I write about and love CSS… However, writing books, done only once, I did NOT love. I do a lot with Macromedia… I write for MX Developer’s Journal (on CSS)… I write regularly for Community MX (yes, we have more male writers than female)… and frankly, I would LOVE to do more testing, exploring, bending-the-boundaries type of CSS. But also, very frankly, I have more clients than I can handle, home school my kids and attempt to have some kind of family life — though I am an admitted work-a-holic and am at my computer about 12 hours a day.

    As to the original questions of why? Heck, who knows. I would say there’s no “real reason” and that it’s a mixture of reasons. I would love to think that discrimination isn’t one of them. I haven’t felt it.

    There is one strange thing about it all (for me)… I really identify with the woman that said she uses her initials so that gender identity is less apparent. I didn’t obscure my name, but I DID make sure that I had no pictures of myself anywhere on the web for the first couple years I worked within it. Silly, I know. But for me, as a woman, it was important to “not look like anything”… or to at least not have that known and a factor in any jobs I might get. It was important to me to be respected for my mind.

    I’m betting the guys don’t have to think that way. 😛

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  8. Anne van Kesteren is a man!? And I’ve met the… bloke!

  9. Here is a web site done by a woman with great examples for what CSS can do for us at
    Ulrike Haessler also wrote a book “Cascading Stylesheets, Stil mit . Unfortunately, book and web site are written in German only, but still worth being checked out. She describes CSS (and more) in a way so that even non-techies and possibly non-German-speaking folks can learn to do sophisticated stylesheets.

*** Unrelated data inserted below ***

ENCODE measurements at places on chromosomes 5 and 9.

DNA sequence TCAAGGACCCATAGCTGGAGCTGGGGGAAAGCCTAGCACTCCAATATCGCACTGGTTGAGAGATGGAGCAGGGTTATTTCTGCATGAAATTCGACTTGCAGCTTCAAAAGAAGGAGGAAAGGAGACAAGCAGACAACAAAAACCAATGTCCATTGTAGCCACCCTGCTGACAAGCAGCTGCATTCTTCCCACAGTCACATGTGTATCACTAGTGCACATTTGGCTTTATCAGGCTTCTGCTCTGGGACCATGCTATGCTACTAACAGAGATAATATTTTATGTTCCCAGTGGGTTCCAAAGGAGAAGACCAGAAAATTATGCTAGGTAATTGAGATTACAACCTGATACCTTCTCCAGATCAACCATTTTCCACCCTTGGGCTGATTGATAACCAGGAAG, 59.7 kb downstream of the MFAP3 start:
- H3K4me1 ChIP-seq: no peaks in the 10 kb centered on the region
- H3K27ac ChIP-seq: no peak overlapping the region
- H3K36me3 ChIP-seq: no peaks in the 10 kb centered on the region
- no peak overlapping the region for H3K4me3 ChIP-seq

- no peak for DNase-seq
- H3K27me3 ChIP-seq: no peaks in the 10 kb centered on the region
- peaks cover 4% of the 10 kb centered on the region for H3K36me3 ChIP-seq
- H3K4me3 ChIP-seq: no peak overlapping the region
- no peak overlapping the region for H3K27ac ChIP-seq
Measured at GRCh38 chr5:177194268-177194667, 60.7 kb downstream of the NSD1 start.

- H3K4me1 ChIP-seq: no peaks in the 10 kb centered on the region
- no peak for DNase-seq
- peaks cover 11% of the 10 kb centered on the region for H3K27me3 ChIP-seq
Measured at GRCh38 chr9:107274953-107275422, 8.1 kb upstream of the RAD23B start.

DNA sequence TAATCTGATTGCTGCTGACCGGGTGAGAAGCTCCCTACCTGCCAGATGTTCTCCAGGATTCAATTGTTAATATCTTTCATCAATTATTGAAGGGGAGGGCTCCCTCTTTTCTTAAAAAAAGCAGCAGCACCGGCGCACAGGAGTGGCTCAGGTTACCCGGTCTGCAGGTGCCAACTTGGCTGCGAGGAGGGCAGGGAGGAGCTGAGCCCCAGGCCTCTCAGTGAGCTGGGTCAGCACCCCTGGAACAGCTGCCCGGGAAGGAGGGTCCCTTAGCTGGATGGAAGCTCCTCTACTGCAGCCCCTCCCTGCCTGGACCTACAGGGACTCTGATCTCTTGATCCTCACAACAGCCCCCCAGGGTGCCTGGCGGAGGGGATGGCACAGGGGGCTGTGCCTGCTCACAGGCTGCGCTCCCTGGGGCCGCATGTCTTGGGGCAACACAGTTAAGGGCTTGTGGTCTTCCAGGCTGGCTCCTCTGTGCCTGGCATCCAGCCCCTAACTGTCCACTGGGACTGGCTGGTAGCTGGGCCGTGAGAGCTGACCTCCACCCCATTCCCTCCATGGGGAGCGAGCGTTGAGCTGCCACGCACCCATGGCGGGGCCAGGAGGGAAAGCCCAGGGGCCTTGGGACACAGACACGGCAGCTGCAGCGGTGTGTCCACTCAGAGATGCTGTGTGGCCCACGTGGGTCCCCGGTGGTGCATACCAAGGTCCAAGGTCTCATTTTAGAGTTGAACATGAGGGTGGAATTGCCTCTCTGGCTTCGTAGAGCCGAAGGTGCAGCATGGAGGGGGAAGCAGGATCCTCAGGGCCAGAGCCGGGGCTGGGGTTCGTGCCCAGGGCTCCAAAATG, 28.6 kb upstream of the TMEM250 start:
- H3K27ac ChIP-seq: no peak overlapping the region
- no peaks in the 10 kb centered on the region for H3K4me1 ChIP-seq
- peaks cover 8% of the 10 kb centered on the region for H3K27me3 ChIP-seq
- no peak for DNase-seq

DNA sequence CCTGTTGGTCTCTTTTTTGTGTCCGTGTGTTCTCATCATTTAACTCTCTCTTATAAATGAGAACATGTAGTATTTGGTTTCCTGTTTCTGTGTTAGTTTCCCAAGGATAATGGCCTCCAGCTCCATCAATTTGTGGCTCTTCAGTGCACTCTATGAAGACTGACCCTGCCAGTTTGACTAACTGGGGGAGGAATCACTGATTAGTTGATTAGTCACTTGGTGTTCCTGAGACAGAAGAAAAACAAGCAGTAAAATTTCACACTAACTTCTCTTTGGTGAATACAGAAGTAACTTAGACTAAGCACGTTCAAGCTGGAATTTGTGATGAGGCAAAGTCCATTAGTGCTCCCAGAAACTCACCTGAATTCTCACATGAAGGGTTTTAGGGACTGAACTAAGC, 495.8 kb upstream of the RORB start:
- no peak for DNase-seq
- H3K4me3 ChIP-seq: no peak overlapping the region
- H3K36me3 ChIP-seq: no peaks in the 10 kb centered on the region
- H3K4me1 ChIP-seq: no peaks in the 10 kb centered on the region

Don’t forget to have a look at the other stuff she offers on her web site

  10. Maybe one of the reason we see less women in print is, unlike most men they put family above fame.

    I don’t take exception to that either.. in fact my story is virtually the same as Stephanie’s. I’ve been doing this for nearly 7 years now and for the past four years I’ve been contributing regularly to a CSS Community in the form of tips, techniques, layouts, etc.

    I did join CSS-D but had to make a choice which one I had the time to contribute to. And when it comes to blogs, I only get time to read occasionally (hence this late reply ;))

    It seems to me that ‘bloggers’ have made the biggest impact in the CSS arena which isn’t surprising as Blogs and CSS have ‘evolved’ at the same time.

    And as for my own site, it’s not a proper blog simply because I really am too busy to write more. Busy as in working with (earning money from) CSS and Standards. Debugging, optimising, testing. I would like to write a book someday, but fear it will be too late because yes “Family comes First” does apply.